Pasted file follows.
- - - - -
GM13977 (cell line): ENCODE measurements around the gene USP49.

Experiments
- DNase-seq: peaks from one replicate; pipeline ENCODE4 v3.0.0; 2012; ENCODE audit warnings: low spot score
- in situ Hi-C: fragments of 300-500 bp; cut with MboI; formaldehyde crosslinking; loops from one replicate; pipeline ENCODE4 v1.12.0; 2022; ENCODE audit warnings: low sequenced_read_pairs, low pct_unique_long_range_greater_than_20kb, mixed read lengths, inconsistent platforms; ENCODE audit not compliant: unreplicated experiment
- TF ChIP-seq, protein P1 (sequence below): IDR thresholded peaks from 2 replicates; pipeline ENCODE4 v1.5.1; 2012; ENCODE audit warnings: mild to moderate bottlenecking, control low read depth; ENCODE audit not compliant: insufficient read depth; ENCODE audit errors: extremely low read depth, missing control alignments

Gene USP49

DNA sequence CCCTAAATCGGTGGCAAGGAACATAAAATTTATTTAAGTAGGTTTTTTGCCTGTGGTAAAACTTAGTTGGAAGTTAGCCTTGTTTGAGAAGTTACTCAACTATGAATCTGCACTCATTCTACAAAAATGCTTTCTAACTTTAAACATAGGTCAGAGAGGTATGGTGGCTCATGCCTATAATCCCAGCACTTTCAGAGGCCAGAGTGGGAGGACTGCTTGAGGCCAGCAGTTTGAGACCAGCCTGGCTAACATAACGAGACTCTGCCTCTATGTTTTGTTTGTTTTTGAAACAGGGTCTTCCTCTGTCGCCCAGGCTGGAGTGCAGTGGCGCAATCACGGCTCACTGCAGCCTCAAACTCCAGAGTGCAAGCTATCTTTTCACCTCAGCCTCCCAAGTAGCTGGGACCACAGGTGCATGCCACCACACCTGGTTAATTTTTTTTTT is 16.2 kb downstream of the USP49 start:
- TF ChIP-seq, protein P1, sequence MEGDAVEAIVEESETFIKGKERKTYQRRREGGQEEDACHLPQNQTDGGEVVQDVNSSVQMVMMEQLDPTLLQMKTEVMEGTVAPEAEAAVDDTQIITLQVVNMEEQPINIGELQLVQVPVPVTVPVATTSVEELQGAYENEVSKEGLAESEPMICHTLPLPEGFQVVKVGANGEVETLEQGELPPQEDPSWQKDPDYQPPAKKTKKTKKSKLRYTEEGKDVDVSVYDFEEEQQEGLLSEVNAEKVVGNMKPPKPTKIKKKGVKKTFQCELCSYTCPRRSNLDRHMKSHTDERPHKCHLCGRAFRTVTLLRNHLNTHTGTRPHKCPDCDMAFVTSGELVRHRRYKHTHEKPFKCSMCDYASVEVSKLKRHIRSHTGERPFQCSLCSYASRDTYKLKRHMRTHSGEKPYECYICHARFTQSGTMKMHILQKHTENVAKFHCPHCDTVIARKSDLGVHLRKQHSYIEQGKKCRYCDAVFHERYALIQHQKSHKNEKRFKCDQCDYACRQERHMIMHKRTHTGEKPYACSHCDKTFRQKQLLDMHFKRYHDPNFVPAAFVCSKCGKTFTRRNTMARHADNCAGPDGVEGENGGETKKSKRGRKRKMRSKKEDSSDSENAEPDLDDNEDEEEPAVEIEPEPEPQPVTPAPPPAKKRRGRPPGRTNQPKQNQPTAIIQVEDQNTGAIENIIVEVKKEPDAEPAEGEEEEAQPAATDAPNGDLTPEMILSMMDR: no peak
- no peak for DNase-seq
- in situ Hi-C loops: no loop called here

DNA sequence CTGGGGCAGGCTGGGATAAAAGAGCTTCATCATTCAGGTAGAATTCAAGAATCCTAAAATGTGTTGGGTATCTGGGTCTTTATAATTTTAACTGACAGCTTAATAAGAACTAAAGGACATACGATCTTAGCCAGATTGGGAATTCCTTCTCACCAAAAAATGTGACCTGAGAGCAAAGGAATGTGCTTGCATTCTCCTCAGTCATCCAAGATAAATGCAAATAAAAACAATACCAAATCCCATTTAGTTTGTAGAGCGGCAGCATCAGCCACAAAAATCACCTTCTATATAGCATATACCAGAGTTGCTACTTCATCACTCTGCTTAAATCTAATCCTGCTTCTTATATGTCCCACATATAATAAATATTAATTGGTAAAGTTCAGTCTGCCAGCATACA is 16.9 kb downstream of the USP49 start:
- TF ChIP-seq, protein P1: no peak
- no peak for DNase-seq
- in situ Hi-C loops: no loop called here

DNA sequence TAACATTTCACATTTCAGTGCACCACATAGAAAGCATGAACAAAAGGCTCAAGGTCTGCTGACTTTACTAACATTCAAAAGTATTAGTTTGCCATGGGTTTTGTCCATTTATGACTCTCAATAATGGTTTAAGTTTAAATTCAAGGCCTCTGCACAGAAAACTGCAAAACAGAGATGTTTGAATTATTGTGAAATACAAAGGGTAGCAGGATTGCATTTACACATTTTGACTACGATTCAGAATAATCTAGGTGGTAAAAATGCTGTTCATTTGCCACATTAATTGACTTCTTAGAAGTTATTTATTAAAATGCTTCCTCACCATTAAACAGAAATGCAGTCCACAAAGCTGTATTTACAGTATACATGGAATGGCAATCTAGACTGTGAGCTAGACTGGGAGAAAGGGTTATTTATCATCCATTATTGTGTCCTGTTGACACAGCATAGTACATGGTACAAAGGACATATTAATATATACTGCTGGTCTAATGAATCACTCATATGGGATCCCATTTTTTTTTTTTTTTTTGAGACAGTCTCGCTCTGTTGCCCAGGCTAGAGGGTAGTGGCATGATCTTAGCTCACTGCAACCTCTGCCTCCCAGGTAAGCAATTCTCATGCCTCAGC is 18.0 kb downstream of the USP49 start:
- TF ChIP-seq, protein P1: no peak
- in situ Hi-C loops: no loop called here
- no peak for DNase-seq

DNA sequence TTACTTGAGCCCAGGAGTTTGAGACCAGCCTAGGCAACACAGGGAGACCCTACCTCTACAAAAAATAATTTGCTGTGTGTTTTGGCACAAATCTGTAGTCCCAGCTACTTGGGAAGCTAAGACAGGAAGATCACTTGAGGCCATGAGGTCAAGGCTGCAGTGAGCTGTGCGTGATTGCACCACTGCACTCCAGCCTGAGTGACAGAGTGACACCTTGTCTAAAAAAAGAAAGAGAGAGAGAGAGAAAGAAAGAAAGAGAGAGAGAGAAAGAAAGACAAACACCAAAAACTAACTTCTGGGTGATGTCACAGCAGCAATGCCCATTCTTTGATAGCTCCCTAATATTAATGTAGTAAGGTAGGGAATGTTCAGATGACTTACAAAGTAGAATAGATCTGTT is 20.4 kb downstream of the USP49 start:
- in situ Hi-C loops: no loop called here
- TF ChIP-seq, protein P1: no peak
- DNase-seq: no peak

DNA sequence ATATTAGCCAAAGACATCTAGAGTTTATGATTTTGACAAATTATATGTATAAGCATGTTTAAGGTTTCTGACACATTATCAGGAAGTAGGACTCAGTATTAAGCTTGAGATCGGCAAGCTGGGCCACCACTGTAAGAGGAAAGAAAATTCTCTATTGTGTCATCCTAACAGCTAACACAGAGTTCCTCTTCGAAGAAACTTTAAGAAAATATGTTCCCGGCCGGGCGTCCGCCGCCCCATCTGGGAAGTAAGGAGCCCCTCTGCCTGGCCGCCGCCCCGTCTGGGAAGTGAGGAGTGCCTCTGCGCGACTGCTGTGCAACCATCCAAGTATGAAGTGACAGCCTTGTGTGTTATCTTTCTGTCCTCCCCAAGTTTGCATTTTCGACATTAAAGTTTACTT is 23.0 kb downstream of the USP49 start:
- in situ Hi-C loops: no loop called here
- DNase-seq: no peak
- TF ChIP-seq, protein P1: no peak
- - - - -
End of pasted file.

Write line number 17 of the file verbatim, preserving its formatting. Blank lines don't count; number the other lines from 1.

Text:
- in situ Hi-C loops: no loop called here